Myth: There is no hope for people with mental illnesses.
- Fact: Mental illness is successfully treated at a much higher rate than many other chronic and serious health conditions, particularly when treated early.
Myth: Teenagers don’t suffer from “real” mental illnesses; they are just moody.
- Fact: One in five children and adolescents suffer from mental illness. Most severe mental illnesses start in the teenage years.
Myth: Talk about suicide is an idle threat that should not be taken seriously.
- Fact: 90% or more of all suicide victims have a mental illness and/or a substance abuse problem. For people ages 15-24, suicide is the third leading cause of death.
Myth: Mental health problems are the result of poor parenting and lack of discipline.
- Fact: Mental illnesses are often inherited from one generation to another and may have little or nothing to do with parenting. They can also be caused by problems during pregnancy or by head trauma.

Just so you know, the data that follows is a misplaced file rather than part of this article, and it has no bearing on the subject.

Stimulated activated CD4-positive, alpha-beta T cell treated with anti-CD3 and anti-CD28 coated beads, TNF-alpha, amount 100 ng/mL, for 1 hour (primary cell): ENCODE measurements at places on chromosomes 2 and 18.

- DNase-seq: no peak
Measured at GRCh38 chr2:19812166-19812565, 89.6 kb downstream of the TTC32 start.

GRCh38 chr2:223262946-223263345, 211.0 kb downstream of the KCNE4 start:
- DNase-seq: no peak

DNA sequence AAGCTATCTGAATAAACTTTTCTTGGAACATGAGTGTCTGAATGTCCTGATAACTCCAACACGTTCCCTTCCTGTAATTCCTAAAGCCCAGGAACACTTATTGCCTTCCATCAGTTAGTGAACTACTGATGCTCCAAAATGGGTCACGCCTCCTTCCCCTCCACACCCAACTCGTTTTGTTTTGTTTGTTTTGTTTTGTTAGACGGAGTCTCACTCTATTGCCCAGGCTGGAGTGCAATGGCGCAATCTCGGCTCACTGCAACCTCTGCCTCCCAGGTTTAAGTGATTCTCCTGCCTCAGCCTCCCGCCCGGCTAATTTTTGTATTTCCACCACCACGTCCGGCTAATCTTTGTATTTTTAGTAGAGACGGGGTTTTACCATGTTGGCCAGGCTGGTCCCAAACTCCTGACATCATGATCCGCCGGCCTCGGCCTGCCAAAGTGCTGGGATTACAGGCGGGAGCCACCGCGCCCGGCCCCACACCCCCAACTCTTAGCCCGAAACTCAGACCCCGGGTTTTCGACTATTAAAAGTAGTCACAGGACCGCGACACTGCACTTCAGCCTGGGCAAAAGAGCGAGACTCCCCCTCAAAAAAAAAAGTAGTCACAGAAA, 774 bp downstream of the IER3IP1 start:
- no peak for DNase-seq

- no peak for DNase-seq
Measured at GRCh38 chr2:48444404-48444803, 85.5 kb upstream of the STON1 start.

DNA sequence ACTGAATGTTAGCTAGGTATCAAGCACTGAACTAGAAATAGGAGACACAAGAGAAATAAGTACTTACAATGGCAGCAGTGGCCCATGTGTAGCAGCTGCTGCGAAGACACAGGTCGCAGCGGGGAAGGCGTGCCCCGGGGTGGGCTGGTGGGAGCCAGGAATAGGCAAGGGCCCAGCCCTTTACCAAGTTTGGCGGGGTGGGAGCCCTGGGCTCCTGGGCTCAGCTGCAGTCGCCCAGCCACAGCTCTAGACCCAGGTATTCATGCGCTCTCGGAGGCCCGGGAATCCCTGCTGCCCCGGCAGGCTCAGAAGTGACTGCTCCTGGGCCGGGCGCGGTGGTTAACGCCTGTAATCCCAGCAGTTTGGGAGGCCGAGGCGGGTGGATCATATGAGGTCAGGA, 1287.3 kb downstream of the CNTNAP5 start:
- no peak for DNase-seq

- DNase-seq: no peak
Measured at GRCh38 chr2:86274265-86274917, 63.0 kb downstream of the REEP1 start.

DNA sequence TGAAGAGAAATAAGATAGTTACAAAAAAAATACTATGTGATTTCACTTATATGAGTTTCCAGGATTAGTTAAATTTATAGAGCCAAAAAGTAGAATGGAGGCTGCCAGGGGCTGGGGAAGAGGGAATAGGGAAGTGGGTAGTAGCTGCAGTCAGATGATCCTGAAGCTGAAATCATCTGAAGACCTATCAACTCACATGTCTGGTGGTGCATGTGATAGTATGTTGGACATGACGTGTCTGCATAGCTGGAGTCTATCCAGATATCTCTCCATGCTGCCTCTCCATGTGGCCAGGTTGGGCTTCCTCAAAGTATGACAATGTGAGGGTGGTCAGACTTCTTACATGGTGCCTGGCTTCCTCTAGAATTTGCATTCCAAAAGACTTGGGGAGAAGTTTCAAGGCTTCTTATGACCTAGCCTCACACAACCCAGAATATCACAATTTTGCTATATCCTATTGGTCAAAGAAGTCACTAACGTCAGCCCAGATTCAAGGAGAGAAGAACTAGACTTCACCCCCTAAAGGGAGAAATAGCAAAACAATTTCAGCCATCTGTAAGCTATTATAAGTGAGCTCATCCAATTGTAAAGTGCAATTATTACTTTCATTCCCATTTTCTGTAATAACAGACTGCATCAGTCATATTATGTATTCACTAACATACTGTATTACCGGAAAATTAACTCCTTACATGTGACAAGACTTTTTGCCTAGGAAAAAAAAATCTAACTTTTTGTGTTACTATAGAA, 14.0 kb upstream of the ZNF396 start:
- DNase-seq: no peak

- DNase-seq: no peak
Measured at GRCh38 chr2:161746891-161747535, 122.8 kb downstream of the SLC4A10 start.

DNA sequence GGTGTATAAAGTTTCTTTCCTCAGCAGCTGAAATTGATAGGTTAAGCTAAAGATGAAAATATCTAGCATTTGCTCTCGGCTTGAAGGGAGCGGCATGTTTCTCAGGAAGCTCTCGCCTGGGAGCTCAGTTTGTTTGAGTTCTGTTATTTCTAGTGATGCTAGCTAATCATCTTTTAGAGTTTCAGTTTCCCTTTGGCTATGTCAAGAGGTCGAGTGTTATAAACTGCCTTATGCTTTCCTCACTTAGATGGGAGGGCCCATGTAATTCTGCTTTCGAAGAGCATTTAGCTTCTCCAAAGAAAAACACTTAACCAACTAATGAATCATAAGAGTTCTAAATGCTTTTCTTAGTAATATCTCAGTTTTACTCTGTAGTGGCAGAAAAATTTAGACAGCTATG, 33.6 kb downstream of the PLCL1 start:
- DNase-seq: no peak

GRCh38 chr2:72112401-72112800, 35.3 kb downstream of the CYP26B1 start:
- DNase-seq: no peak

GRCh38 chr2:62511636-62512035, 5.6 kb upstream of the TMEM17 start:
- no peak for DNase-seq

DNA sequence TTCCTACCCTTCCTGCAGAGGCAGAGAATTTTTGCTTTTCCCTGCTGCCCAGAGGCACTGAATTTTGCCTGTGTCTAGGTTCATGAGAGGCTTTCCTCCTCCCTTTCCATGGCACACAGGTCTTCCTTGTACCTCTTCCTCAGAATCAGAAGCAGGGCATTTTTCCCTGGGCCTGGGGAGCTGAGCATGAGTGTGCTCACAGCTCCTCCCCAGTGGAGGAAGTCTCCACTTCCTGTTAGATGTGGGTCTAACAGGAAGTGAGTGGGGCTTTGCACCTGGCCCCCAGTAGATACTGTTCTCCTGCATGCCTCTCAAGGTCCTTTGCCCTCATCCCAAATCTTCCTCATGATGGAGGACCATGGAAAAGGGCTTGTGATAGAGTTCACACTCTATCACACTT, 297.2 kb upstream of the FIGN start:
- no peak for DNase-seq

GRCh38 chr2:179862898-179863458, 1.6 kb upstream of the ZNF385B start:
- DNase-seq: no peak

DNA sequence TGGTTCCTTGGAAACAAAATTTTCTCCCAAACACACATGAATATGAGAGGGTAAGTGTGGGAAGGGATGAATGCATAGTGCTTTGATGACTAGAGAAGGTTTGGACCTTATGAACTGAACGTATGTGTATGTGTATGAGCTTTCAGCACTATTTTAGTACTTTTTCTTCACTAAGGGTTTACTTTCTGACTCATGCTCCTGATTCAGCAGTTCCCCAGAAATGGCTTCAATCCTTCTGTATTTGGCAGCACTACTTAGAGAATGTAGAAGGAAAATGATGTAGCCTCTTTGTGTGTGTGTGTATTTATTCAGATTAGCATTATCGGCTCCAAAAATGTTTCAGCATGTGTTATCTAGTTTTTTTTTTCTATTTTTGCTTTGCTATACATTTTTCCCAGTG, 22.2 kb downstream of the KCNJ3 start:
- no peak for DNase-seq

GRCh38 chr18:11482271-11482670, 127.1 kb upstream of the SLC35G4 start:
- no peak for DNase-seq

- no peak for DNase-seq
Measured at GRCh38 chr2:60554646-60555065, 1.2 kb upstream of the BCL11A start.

Myth: Mental illnesses are not real and cannot be treated.
- Fact: Mental disorders are diagnosed in similar ways as asthma, diabetes and cancer. Treatments of mental illness are effective 60-80% of the time. This rate meets or exceeds success rates for cutting edge treatment for heart disease.
Myth: We’re good people. Mental illness doesn’t happen to me and my family.
- Fact: One in five Americans will suffer at some point from a mental health problem. These Americans are from ALL backgrounds. There is no way to predict who will develop a mental illness.
Myth: Depression is normal (aka “the blues”). You can “get over it” without treatment.
- Fact: Major depression is a real, treatable illness that affects 19 million adult Americans every year. It is the leading cause of disability in the United States, more than back problems, heart disease and liver failure.
Myth: Private health insurance routinely does not cover mental health services.
- Fact: Well over 90% of companies with health insurance cover some mental heath care, but often in discriminatory ways.
Myth: Stay away from people with mental illness because they’re violent.
- Fact: More often, mentally ill people are victims of violence, stigma and discrimination. Virtually every study shows that persons with mental disorders are no more violent than other Americans, assuming that they don’t abuse alcohol or illegal drugs and are receiving treatment.